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We conducted an experiment on hens with seven treatments (medicines) replicated three times. Every treatment was implemented on a flock of fifteen young hens and three of these treated hens were slaughtered after 7, 14, 21, 28, and 35 days and measurements were observed. I wonder whether

  • these data should be analyzed as repeated measure (split plot nomenclature)
  • if Treatment$\times$Time interaction is significant then orthogonal polynomial contrast (i.e., linear, quadratic, and cubic etc.) should be used.

Or there is another better approach to analyze this kind of data? I'd appreciate if someone can share/tell a similar worked example. Thanks

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  • $\begingroup$ Were the hens selected at random for slaughter? $\endgroup$ – fgregg Jun 24 '11 at 13:47
  • $\begingroup$ Hens were selected at random. $\endgroup$ – MYaseen208 Jun 24 '11 at 14:14
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If the hens were assigned the treatment at random, and then chosen for slaughter at random, then you can think of any three slaughtered hens as a random sample from a notional population of hens treated at time $t$ and observed at some $t+n$. However, @Nick Sabbe is right that if there are herd effects, then these may confound your treatment effect. With only one group per treatment, if there are herd effects, you will have a hard time knowing whether group differences are really due to treatment.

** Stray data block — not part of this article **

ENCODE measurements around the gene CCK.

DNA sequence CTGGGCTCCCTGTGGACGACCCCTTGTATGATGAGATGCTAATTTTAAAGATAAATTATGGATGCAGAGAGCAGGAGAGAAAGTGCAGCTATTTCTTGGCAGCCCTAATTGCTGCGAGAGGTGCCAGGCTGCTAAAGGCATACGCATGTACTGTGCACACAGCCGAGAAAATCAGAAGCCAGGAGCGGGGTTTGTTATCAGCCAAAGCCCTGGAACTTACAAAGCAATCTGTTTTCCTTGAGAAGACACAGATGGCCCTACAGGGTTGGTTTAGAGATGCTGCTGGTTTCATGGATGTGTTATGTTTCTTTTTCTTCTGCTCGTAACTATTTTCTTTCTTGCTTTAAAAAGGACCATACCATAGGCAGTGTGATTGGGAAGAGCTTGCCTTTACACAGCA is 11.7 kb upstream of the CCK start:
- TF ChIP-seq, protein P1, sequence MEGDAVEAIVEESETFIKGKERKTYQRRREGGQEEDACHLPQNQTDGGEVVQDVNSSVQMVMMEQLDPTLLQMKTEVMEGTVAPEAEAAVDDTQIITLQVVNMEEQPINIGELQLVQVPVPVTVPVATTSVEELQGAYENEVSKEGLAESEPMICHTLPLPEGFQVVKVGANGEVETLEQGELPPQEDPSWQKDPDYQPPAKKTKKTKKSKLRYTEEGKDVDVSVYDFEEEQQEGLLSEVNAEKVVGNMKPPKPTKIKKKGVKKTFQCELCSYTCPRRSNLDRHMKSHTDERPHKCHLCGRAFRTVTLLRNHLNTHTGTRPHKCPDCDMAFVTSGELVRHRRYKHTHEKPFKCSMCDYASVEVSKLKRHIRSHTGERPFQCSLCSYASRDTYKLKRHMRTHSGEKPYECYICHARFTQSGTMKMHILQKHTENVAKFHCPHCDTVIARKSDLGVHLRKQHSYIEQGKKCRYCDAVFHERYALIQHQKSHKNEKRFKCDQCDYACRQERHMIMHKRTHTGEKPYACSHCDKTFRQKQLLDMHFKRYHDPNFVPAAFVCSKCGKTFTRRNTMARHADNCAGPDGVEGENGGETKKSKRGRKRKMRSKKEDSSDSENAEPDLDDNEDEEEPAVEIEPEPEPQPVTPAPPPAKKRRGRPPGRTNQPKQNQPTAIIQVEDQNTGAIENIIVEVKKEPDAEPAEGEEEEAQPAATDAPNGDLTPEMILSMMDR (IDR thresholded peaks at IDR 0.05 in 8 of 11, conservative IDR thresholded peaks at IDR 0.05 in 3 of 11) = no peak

I would consider analyzing the data as follows, assuming that your outcome can be fit into a linear model directly or through some link function.

$$ \begin{align} &\text{Outcome}_{ij} = \beta_{0j} + \beta_{1j}t + \beta_{2j}t^2 + \beta_{3j}t^3 + \ldots + \varepsilon_i\\ &\beta_{0j} = \gamma_{00} + u_{0j} \\ &\beta_{1j} = \gamma_{10} + u_{1j} \\ &\beta_{2j} = \gamma_{20} + u_{2j} \\ &\beta_{3j} = \gamma_{30} + u_{3j} \\ &\ldots \end{align} $$

Where $i$ indices a particular bird, and $j$ a treatment group, $\gamma$'s describe the development of the a bird with an "average" treatment, and the $u$'s are treatment group specific deviations (either due to shared treatment or some other group property like a herd effect). You can represent the $u$'s as a random effect or as dummy variables. If you use dummy variables you can choose another contrast baseline besides the "average" treatment. Orthogonal polynomials would make your results easier to interpret.

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  • $\begingroup$ Thanks for nice explanation. Would you like to share an example preferably analyzed in R. $\endgroup$ – MYaseen208 Jun 25 '11 at 3:25
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I think your situation is a lot more complicated than a simple (!) repeated measurements.

Since you are removing some hens from each herd, the herd is effectively changing. Imagine the difference when you (by chance) pick the three sickest hens first to be removed, as opposed to letting them in: this could very well be of influence on the remaining hens in the herd (you don't specify whether the disease is transferable, but even then: it could influence the 'social structure' of each herd).

It might be that a transition model (which allows the results of previous measurements to be used as regressors for the next measurement) corrects for this, but I have no real experience with this.

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